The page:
"In the competition for young talents, the personal commitment of each lawyer is crucial!"

Your personal contribution against the shortage of professionals:

  • Promote the work in the law firm among your acquaintances and employees
  • Promote training to your fellow lawyers
  • Offer an internship in your office
  • Offer a training place (z. B. on the job market of the bar association)


Training is an investment! This must be said in advance, because training means personal commitment, patience and work for everyone involved, including the trainers.

If you want to offer a training position, you should of course first approach former trainees. In any case, offer a training position well in advance, toward the end of the year before training begins or at the beginning of the training year (usually 1. September, sometimes 1. August). You can find a lot of valuable information about how training should proceed and what is required in terms of material on the training page of the Munich Bar Association. Apprentices are taught 1 fixed day per week at vocational school as part of the dual training program (every 2. week then on another fixed school day).

When selecting future trainees, allow yourself a second look at the application documents! For example, students with a lower secondary school leaving certificate or with an immigrant background make up for a lack of prior knowledge with diligence, ambition and commitment. What you need in your law office are practical intelligence, diligence and commitment. Let yourself be convinced in a personal interview. You should also prepare for a selection interview by asking questions: Tell about your work as a lawyer, your law firm, and ask specific questions about qualifications you need to work in your law firm.

The care and commitment with which you prepare and accompany training in your firm reduces the risk of later mutual disappointment or even premature termination of training.

Keep in mind during the training that you will not have a finished specialist in your office yet. The "Charter for Good Training", a guideline for trainers and trainees, points out for good reasons that "trainees should neither be underchallenged nor overchallenged" according to their qualifications. Explain individual activities and requirements, take time in between – for example, for a training consultation hour. Be open to questions, ensure an "open door". Be sure to involve your already trained ReFas in the training. Take into account that you yourself determine the quality of professional training! In the same way, you determine the personal training of the trainees through your example and the culture of cooperation. of the young adult in your office!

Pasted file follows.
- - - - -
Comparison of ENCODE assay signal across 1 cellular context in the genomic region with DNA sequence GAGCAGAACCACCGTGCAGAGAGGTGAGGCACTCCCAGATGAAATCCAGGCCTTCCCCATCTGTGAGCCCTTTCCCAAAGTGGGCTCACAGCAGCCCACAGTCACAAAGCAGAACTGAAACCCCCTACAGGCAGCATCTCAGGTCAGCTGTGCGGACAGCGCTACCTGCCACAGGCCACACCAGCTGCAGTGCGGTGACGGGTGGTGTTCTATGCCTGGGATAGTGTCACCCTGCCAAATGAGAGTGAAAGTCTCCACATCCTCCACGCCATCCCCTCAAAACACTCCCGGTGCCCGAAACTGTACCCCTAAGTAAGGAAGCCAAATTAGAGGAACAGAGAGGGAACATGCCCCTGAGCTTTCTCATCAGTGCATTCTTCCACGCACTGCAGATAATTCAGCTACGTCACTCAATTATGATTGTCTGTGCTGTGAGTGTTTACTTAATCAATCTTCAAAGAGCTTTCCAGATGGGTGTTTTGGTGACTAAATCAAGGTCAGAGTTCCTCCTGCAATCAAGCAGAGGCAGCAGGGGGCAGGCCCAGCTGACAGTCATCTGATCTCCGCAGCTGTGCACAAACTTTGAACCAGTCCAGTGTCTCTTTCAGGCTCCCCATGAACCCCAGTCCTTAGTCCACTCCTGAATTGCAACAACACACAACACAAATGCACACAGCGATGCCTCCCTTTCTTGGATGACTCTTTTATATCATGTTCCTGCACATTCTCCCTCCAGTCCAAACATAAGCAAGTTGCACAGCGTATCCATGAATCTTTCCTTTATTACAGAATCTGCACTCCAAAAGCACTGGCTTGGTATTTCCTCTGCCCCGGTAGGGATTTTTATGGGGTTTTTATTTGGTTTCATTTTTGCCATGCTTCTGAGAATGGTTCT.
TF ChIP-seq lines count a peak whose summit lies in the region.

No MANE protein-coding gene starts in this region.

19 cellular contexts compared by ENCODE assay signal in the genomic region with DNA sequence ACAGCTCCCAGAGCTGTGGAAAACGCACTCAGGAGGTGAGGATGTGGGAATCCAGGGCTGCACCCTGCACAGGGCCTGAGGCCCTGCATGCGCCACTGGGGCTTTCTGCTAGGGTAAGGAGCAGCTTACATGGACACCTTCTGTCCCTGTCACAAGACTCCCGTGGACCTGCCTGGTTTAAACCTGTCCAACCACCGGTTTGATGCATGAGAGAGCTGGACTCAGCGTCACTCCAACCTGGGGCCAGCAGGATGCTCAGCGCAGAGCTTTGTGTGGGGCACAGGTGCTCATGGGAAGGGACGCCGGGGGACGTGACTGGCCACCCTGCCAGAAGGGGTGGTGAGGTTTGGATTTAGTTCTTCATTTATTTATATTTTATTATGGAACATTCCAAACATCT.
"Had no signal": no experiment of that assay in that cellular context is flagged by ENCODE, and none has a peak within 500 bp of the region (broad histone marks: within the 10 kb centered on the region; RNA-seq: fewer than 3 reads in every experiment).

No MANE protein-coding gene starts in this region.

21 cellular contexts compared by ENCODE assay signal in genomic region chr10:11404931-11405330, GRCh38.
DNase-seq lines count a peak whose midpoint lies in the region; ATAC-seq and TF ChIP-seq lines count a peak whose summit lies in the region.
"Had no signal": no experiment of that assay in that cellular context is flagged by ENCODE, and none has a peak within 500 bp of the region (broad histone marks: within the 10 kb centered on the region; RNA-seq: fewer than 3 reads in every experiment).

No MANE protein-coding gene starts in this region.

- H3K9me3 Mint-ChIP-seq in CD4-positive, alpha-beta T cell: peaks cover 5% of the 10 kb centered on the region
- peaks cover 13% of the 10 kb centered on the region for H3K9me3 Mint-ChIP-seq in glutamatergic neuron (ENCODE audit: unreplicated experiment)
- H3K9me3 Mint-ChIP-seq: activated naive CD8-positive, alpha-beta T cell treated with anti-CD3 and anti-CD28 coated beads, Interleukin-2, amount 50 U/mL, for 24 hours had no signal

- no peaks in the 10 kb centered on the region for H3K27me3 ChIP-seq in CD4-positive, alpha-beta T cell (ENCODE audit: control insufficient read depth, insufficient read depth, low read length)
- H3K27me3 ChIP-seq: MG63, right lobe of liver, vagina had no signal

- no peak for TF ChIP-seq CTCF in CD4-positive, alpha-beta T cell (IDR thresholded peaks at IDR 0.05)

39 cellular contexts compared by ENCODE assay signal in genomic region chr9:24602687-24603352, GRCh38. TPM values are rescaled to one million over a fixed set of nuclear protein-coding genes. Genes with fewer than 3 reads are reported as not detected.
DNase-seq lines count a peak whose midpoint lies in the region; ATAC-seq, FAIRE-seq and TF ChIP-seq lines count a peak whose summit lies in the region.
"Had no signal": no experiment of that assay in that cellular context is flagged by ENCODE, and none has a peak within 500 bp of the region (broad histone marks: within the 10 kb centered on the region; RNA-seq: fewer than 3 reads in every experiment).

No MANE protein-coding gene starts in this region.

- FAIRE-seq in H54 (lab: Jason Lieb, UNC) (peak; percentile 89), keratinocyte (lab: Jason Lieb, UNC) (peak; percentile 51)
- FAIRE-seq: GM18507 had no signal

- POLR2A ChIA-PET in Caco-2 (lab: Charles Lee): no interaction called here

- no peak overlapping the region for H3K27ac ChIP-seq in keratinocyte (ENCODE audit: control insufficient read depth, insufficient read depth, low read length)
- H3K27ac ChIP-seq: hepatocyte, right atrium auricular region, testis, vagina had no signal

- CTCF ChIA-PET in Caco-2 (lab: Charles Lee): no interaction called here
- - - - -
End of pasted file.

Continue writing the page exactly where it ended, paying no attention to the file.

Personal impressions of the training and of the trainer shape the image of the training profession and the work in the law firms at schools and in public, not least via fast and multiplied social media.

In addition, take advantage of the fact that you are generally bringing "digital natives" into your firm with the trainees, who are simply more at ease with the dynamically changing, technical working environment.

If, in spite of this, the trainee and the law firm do not fit, either professionally or personally, then this is part of the reality of our working life. In such a case, first have a serious, open conversation in which you address your expectations and existing deficits. In such cases, make use of the training advice provided by the bar association. If all else fails, you can – as a last resort – use the probationary period (of up to four months) and, if necessary, terminate the training relationship. But even in such a case, in case of doubt, your "training experiment" will not fail: What may not have succeeded in one case, may succeed all the better in the next attempt!

The financial commitment for the training allowance recommended by the Munich Bar Association ranges from €700/month (1. year of training) to 900 € (3. year of training). Usually there are also small amounts for legal texts, many training companies also reimburse travel expenses. On the one hand, this is still sufficiently attractive in the competition between training professions, but it is also manageable for lawyers practicing individually or in smaller law firms. In the end, it will come down to the fact that a good training makes as much as possible out of each euro!